An inverse association between low to moderate alcohol intake and cardiovascular disease (CVD) has been demonstrated in many studies, but whether or not males and females differ in their response to alcohol is not known. This study tested whether alcohol effects differ by sex. The investigators performed a new meta-analysis of studies reporting dose-response effect of alcohol intake on vascular risk, separately for males and females. The study included altogether 184,791 persons across 12 studies. Dose-response curves (relative risks at different amounts of alcohol intake) for each study were used to construct an average “trend” curve for both men and women. The best fitting models include a negative linear term and a positive quadratic term, resulting in a “J-shaped curve,” similar to that previously reported for studies on general populations.
The authors report that the predicted dose-response models were very similar for both sexes, but the estimates of effect were slightly greater for women. At 12 g of ethanol per day the relative risk was 0.83 in males and 0.72 in females. A maximum reduction of 0.80 in males and 0.66 in females was predicted in both groups at 18-24 g of ethanol per day, but statistical significance was only reached up to the amount of 12 g of ethanol per day.
The graph above from the paper shows the predicted relative risks for vascular disease for different categories of alcohol consumption, separately for females (white bars) and males (black bars). The reference was the category of no consumption.
The figure shows that the protection against vascular disease is greater for women at lower levels of alcohol intake, whereas at the upper levels, adverse effects was higher for women than for men.
The authors state that a better effect of alcohol in women might be explained by several factors, such as increased high density lipoprotein cholesterol levels, better endothelial protective effects, or decreased insulin resistance; or because equivalent alcohol doses result in higher blood levels of alcohol in women due to women’s smaller size, larger body fat proportion, and reduced gastric metabolism of ethanol. The latter interpretation seems to be consistent with the data presented, that the small (though non-significant) advantage of women over men observed at the lowest amounts of alcohol was lost and even reversed at the highest doses.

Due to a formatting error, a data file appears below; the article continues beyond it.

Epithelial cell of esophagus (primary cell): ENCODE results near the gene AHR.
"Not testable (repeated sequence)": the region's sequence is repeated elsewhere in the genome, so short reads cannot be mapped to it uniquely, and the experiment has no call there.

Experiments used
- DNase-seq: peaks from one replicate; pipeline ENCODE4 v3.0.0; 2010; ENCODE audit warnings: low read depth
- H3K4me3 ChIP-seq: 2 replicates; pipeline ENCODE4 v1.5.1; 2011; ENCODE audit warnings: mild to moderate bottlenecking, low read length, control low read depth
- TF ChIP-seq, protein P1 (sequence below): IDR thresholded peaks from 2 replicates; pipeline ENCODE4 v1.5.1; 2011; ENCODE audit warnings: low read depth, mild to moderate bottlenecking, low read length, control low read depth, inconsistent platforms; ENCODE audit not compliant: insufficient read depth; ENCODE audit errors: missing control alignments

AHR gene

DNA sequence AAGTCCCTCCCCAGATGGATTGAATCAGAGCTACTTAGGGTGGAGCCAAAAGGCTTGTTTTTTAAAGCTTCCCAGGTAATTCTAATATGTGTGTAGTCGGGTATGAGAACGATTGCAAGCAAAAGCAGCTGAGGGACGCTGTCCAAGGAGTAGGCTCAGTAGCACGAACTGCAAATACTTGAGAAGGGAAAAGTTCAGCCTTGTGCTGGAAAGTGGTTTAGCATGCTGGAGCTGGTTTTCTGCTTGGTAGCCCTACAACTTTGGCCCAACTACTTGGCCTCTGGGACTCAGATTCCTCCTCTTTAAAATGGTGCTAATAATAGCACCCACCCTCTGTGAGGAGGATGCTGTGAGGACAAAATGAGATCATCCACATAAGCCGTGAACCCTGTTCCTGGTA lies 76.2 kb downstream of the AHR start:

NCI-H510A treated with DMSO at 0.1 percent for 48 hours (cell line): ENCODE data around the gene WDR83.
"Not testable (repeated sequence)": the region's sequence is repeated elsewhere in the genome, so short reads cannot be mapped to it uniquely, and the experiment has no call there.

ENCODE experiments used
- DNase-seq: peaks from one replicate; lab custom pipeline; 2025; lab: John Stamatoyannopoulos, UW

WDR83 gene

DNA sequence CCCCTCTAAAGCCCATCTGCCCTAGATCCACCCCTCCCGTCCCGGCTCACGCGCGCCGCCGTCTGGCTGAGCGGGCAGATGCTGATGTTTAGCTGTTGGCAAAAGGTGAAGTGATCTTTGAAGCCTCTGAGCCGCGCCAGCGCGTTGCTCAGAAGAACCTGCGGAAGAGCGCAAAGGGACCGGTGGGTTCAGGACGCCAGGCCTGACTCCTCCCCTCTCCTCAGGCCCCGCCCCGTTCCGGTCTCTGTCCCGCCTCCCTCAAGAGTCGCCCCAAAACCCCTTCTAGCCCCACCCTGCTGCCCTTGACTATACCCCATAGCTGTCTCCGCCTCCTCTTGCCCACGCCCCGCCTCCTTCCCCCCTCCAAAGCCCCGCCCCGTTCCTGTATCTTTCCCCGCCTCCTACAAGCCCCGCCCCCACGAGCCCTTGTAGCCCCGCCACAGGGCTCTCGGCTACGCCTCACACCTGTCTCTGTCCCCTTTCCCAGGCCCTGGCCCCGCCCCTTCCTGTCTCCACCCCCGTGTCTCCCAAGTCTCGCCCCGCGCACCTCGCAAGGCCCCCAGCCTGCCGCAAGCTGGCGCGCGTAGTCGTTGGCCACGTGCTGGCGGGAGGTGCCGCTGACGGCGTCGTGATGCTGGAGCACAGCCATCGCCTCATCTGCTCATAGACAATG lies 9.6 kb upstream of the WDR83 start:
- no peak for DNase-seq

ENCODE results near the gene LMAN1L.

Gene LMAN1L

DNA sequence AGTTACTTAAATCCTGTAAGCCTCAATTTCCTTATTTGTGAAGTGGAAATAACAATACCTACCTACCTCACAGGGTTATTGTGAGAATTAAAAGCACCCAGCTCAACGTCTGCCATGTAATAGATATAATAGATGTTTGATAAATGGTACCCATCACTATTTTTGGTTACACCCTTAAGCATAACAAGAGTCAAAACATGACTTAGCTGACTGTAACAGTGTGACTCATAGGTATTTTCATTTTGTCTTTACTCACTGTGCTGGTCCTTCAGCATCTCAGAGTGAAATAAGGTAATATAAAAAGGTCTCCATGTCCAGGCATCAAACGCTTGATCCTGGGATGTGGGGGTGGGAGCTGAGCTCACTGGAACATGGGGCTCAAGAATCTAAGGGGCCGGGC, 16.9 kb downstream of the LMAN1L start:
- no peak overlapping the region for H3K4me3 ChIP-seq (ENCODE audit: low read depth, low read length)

The authors point out that one should also consider that men binge-drink more frequently than women. As a different sex-related protective role of alcohol was mainly observed for wine consumption in a meta-analysis by the authors, and in the study of Klatsky et al (in which women were more likely to drink wine), the authors cannot exclude that sex-related differences might be related not only to alcohol itself, but also to additional properties of wine. They were unable, however, to retrieve studies evaluating wine effects in comparable groups of male and female subjects.
Finally, the protective effect of moderate alcohol consumption has also been related to the regions where studies were conducted; e.g., in the Mediterranean area, the effect of alcohol appears to be stronger than in other areas, and this can be partially explained by the different pattern of consumption (generally, the regular consumption of wine with meals). However, the authors could not collect enough information on sex-related effect of alcohol in different regions, because 11 out of 12 studies included in their meta-analysis were conducted in non-Mediterranean areas. Thus, a sex-related difference of alcohol or wine might be confined to Mediterranean populations.
The authors conclude that large studies are needed to test either whether women are more susceptible to the benefit of wine (or alcohol) or whether they are more likely to drink lower amounts, thus taking its maximal advantage. In relation to the reported association between even moderate alcohol consumption and increased risk of female breast cancer, the overall effect of moderate wine intake may actually be favorable in postmenopausal women, in whom the protective effect on cardiovascular events might overcome the risk of breast cancer, but further epidemiological evidence is needed to definitely assess this important issue.
Source: Di Castelnuovo A, Iacoviello L, Furman K, Donati MB, de Gaetano G. Wine, alcohol and cardiovascular risk: open issue. Is wine or alcohol more beneficial in women? J Thromb Haemost 2004;2:20422044.